"The banks have stolen enough. It's time to take them over."
by Dean Baker
Hold onto your wallets. The bankers are coming bank for more money.
They burned through the $350 billion that we gave them in the first
round of the Troubled Asset Relief Program (TARP) and they are worried
that even the second $350 billion will not be enough money to keep
them solvent. The selective leaks from Treasury tell us that the banks
will need far more money to cover their bad debts.
The latest story is that the banks want to sell us their bad assets at
above market prices, which was the original plan that Treasury
Secretary Paulson proposed, except the banks want to push off their
junk on an even bigger scale. In one version, the government would set
up a Resolution Trust-type corporation (RTC), like we did with the
bankrupt Savings and Loans in the 80s, which would hold all the
garbage and then gradually resell it to the private sector to recover
a portion of what the government paid.
This is a reasonable course, except there is one big difference
between what we did with the S&Ls in the 80s and the leaked plan being
floated. The S&Ls were taken over by the government and then resold to
the private sector. These were bankrupt institutions that were put out
of business. The stockholders were wiped out, which is what is
supposed to happen to stock holders when their company goes bankrupt.
But this is not what happens in the plan being discusses. In this
plan, the taxpayers just do the banks the great favor of paying above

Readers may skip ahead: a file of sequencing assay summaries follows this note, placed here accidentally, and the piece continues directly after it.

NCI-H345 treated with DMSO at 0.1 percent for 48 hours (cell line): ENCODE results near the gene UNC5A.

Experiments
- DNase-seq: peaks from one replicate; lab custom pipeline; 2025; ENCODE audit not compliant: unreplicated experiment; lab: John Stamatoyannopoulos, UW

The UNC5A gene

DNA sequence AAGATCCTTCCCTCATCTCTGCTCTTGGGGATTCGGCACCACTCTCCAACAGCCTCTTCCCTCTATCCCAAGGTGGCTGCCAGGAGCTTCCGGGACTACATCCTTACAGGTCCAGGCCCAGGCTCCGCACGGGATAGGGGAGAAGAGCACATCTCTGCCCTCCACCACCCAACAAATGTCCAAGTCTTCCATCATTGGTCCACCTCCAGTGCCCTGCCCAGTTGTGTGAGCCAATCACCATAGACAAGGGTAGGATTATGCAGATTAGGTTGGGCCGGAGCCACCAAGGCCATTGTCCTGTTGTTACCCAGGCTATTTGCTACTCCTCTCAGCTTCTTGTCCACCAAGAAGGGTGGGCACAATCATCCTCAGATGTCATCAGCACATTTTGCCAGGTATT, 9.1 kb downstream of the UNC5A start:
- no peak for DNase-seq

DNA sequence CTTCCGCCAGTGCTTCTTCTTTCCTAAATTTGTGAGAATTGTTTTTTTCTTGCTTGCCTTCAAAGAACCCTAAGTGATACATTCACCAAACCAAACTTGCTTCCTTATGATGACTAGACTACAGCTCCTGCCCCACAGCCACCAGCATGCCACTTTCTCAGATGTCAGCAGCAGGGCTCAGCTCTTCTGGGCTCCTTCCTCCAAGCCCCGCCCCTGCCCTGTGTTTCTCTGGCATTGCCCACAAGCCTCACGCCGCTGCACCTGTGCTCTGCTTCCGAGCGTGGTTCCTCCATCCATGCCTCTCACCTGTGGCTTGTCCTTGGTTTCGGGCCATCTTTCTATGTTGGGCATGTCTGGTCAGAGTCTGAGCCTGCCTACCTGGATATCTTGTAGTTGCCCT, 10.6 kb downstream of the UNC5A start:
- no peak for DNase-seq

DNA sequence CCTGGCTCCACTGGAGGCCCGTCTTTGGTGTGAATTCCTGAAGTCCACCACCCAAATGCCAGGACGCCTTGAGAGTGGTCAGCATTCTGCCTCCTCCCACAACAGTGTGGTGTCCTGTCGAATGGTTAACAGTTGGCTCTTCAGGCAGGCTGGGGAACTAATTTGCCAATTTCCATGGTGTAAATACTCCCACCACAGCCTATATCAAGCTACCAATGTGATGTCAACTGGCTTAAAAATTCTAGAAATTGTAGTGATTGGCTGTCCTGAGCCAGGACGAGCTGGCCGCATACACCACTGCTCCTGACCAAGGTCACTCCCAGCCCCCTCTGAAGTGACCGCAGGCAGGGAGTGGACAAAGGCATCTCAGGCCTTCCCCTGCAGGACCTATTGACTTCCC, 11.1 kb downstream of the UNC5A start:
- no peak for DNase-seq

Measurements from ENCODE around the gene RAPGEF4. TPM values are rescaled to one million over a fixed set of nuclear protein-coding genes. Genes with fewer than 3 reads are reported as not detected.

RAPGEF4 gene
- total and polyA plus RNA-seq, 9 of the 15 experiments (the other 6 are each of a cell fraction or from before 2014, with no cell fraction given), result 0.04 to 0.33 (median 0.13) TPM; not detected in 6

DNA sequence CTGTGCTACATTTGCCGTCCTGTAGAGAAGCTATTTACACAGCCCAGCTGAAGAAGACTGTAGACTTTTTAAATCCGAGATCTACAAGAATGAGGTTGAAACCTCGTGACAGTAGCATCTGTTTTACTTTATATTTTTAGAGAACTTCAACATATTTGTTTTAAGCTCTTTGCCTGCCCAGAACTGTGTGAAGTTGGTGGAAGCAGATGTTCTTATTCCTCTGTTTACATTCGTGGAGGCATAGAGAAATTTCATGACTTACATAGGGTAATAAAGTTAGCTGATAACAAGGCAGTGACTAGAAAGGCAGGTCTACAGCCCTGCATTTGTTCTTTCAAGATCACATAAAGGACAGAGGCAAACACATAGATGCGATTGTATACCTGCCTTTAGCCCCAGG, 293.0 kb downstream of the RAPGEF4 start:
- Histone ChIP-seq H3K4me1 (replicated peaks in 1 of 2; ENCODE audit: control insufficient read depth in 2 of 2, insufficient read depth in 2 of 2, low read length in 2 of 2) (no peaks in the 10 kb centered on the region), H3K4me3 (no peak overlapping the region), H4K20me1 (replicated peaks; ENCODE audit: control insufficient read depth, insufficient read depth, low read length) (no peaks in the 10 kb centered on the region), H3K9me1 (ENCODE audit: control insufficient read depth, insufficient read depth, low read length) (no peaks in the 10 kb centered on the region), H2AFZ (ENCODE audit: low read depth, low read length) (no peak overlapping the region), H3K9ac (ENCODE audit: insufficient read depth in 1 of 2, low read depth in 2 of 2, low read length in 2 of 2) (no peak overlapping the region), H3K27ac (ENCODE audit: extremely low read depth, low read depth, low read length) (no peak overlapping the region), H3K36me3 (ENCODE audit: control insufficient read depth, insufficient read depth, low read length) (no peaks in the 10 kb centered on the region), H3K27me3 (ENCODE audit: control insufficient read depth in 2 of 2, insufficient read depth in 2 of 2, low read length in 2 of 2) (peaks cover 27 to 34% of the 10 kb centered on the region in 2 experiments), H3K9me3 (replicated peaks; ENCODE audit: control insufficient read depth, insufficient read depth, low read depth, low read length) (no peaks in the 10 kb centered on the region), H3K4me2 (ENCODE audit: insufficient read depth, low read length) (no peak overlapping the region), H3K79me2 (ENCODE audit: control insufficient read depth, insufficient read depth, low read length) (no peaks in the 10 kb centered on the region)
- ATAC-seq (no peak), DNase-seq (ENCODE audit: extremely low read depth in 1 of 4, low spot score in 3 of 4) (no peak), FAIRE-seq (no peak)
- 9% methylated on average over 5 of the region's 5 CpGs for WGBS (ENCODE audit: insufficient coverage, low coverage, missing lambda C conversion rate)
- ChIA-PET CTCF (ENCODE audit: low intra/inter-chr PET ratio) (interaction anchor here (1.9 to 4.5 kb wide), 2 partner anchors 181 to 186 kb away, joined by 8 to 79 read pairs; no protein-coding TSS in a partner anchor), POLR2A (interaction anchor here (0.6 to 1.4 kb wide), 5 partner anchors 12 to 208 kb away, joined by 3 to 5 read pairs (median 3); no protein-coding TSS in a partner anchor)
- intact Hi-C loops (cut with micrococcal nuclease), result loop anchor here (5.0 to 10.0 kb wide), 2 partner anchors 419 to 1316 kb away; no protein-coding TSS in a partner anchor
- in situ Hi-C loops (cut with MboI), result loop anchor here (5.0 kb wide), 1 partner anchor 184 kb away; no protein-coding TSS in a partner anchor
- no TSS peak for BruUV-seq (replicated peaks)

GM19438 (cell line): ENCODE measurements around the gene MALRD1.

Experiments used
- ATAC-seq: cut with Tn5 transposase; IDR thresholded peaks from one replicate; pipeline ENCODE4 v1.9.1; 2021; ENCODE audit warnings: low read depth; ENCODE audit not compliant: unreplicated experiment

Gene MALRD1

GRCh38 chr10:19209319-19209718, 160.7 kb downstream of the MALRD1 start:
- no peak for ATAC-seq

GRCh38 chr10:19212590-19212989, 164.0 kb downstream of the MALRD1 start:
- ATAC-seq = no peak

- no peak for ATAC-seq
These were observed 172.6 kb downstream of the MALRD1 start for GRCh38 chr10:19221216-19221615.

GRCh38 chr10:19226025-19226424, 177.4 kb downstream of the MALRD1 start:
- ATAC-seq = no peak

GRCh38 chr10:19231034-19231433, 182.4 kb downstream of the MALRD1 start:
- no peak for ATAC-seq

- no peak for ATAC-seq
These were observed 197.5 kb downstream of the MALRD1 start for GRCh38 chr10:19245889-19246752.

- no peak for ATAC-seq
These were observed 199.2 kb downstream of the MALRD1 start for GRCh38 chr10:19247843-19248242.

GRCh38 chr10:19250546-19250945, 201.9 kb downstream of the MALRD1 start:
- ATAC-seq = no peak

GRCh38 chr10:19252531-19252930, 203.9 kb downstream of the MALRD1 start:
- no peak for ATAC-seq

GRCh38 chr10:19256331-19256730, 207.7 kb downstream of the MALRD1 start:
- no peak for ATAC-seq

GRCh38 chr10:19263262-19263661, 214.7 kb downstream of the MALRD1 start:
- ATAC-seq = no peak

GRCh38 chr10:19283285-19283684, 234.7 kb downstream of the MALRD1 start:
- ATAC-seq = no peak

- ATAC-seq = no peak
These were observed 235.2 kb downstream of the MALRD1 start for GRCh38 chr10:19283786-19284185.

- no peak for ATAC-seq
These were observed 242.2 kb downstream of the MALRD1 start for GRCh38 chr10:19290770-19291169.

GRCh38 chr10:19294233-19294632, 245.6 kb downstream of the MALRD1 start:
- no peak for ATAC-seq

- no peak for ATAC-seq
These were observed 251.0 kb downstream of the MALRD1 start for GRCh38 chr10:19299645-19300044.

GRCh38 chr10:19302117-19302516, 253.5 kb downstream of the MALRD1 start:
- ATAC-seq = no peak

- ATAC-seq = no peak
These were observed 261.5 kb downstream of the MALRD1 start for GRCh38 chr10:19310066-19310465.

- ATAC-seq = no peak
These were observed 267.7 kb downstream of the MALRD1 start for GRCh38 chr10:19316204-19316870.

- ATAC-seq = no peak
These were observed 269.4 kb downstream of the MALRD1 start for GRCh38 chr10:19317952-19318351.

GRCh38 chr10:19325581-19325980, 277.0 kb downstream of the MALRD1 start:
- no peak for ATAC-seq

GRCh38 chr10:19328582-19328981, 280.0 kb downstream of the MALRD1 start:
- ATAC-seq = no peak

market prices for their junk so that we can relieve them of the burden
of their past mistakes. The taxpayers get to eat the losses and the
bank executives and their shareholders go on their merry way.
These folks are not market fundamentalist types. The Wall Street view
of the world, and apparently the view of at least some people in the
Obama administration, is that the government always is there to help a
bank or banker in need.
The idea that we would give one more penny to this crew that has
wrecked the economy should make taxpayers furious. There is a
legitimate public interest in keeping the banks operating; a modern
economy needs a well-operating financial system. But, there is zero
public interest in rewarding shareholders and overpaid banks
These executives bankrupted their banks and brought the economy down
with them. They belong in an unemployment line not collecting
multi-million dollar paychecks in their designer office suites.
The obvious answer is to take over the insolvent banks, just as we did
with the insolvent S&Ls. The government should form an RTC as we did
in the 80s, which would dispose of the assets over time, collecting as
much money as possible for the government. The bankrupt banks would be
restructured and sold back to the private sector as soon as their
books were straightened out. The point of the exercise is not have the
government run the banks, the point is to keep the financial system
running without giving even more money to the richest people in the
This is the only reasonable solution to the mess that the bankers have
created. The other solutions are simply efforts to transfer dollars
from hardworking taxpayers to overpaid and incompetent bank
executives. It is hard to believe that anyone would take it seriously,
if not for the enormous political power of the Wall Street gang.
It's too bad that the Republicans' anger over giving tax breaks to
workers who did not pay income taxes does not extend to giving tax
dollars to Wall Street banks who have wrecked our economy. Where are
the anti-government conservatives when we need them?